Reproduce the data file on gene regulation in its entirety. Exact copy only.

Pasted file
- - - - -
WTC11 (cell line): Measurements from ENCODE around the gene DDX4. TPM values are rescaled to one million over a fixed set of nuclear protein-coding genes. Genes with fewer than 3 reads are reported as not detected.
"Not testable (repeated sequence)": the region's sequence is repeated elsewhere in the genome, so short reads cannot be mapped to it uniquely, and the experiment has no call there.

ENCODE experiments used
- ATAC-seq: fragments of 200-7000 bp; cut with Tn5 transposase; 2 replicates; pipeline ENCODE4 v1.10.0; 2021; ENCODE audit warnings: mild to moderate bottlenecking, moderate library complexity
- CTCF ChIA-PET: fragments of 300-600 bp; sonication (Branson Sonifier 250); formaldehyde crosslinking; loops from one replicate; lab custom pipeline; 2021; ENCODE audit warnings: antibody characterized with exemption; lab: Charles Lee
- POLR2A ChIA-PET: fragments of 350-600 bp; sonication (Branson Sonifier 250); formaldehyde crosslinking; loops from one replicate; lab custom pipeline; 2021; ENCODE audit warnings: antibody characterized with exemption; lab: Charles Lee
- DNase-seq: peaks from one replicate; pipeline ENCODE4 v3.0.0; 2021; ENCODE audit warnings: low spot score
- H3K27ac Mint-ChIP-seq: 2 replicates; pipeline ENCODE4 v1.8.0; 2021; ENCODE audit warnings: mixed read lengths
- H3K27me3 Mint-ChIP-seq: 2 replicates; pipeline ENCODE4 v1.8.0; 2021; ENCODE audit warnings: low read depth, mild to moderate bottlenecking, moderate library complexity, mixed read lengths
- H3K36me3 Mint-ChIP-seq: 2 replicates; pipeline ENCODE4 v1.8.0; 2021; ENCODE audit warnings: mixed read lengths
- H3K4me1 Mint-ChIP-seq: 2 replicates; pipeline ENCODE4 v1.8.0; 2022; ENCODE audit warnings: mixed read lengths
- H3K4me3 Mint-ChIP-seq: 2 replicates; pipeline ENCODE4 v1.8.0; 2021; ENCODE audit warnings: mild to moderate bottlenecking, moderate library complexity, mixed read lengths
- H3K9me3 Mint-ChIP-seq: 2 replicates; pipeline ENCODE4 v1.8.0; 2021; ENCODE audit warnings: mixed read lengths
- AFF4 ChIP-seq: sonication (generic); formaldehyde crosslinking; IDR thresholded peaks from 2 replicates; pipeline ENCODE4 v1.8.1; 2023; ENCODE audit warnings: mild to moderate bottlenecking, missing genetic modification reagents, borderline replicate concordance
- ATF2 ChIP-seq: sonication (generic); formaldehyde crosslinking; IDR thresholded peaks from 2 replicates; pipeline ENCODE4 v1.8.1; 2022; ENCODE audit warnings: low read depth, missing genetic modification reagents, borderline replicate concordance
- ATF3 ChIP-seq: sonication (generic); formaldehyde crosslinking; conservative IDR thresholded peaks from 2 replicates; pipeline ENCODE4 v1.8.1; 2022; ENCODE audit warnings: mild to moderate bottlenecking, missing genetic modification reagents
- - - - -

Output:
WTC11 (cell line): Measurements from ENCODE around the gene DDX4. TPM values are rescaled to one million over a fixed set of nuclear protein-coding genes. Genes with fewer than 3 reads are reported as not detected.
"Not testable (repeated sequence)": the region's sequence is repeated elsewhere in the genome, so short reads cannot be mapped to it uniquely, and the experiment has no call there.

ENCODE experiments used
- ATAC-seq: fragments of 200-7000 bp; cut with Tn5 transposase; 2 replicates; pipeline ENCODE4 v1.10.0; 2021; ENCODE audit warnings: mild to moderate bottlenecking, moderate library complexity
- CTCF ChIA-PET: fragments of 300-600 bp; sonication (Branson Sonifier 250); formaldehyde crosslinking; loops from one replicate; lab custom pipeline; 2021; ENCODE audit warnings: antibody characterized with exemption; lab: Charles Lee
- POLR2A ChIA-PET: fragments of 350-600 bp; sonication (Branson Sonifier 250); formaldehyde crosslinking; loops from one replicate; lab custom pipeline; 2021; ENCODE audit warnings: antibody characterized with exemption; lab: Charles Lee
- DNase-seq: peaks from one replicate; pipeline ENCODE4 v3.0.0; 2021; ENCODE audit warnings: low spot score
- H3K27ac Mint-ChIP-seq: 2 replicates; pipeline ENCODE4 v1.8.0; 2021; ENCODE audit warnings: mixed read lengths
- H3K27me3 Mint-ChIP-seq: 2 replicates; pipeline ENCODE4 v1.8.0; 2021; ENCODE audit warnings: low read depth, mild to moderate bottlenecking, moderate library complexity, mixed read lengths
- H3K36me3 Mint-ChIP-seq: 2 replicates; pipeline ENCODE4 v1.8.0; 2021; ENCODE audit warnings: mixed read lengths
- H3K4me1 Mint-ChIP-seq: 2 replicates; pipeline ENCODE4 v1.8.0; 2022; ENCODE audit warnings: mixed read lengths
- H3K4me3 Mint-ChIP-seq: 2 replicates; pipeline ENCODE4 v1.8.0; 2021; ENCODE audit warnings: mild to moderate bottlenecking, moderate library complexity, mixed read lengths
- H3K9me3 Mint-ChIP-seq: 2 replicates; pipeline ENCODE4 v1.8.0; 2021; ENCODE audit warnings: mixed read lengths
- AFF4 ChIP-seq: sonication (generic); formaldehyde crosslinking; IDR thresholded peaks from 2 replicates; pipeline ENCODE4 v1.8.1; 2023; ENCODE audit warnings: mild to moderate bottlenecking, missing genetic modification reagents, borderline replicate concordance
- ATF2 ChIP-seq: sonication (generic); formaldehyde crosslinking; IDR thresholded peaks from 2 replicates; pipeline ENCODE4 v1.8.1; 2022; ENCODE audit warnings: low read depth, missing genetic modification reagents, borderline replicate concordance
- ATF3 ChIP-seq: sonication (generic); formaldehyde crosslinking; conservative IDR thresholded peaks from 2 replicates; pipeline ENCODE4 v1.8.1; 2022; ENCODE audit warnings: mild to moderate bottlenecking, missing genetic modification reagents